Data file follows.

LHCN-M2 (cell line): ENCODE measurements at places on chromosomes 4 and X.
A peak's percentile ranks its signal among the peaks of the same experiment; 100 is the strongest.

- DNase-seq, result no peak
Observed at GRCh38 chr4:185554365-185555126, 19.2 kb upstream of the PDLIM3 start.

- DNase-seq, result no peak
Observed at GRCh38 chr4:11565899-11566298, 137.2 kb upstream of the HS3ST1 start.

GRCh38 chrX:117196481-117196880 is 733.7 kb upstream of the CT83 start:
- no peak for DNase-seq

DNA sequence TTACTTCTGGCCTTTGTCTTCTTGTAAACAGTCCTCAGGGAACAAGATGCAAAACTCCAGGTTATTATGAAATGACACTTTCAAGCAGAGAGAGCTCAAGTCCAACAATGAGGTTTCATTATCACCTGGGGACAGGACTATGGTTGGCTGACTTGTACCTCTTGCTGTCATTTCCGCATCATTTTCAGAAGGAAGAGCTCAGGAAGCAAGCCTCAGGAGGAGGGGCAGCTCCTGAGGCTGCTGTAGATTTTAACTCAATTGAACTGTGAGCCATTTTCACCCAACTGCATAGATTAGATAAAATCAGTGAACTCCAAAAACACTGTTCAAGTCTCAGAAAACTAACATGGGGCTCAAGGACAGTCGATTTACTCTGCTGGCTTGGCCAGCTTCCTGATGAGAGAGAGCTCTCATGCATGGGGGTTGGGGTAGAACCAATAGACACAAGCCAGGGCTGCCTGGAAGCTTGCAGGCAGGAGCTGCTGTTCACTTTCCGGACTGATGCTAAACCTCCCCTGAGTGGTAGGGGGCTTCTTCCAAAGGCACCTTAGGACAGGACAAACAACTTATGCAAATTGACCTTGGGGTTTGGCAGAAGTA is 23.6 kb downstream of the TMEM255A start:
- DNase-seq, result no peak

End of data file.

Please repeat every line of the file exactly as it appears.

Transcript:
LHCN-M2 (cell line): ENCODE measurements at places on chromosomes 4 and X.
A peak's percentile ranks its signal among the peaks of the same experiment; 100 is the strongest.

- DNase-seq, result no peak
Observed at GRCh38 chr4:185554365-185555126, 19.2 kb upstream of the PDLIM3 start.

- DNase-seq, result no peak
Observed at GRCh38 chr4:11565899-11566298, 137.2 kb upstream of the HS3ST1 start.

GRCh38 chrX:117196481-117196880 is 733.7 kb upstream of the CT83 start:
- no peak for DNase-seq

DNA sequence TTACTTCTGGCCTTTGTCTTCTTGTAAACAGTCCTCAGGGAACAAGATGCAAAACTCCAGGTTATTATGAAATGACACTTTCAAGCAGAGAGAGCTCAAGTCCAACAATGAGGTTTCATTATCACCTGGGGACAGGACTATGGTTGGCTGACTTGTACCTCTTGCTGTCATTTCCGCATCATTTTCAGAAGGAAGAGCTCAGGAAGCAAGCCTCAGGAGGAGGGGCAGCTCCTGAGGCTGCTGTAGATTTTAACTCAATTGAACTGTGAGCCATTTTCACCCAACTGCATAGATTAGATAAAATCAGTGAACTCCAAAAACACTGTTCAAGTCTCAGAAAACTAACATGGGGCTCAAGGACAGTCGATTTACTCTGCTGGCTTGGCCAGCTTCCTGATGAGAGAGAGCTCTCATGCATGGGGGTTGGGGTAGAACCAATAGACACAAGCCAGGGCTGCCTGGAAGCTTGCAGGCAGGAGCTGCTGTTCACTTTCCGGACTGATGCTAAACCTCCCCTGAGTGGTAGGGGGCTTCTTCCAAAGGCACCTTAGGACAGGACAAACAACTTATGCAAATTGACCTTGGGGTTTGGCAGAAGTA is 23.6 kb downstream of the TMEM255A start:
- DNase-seq, result no peak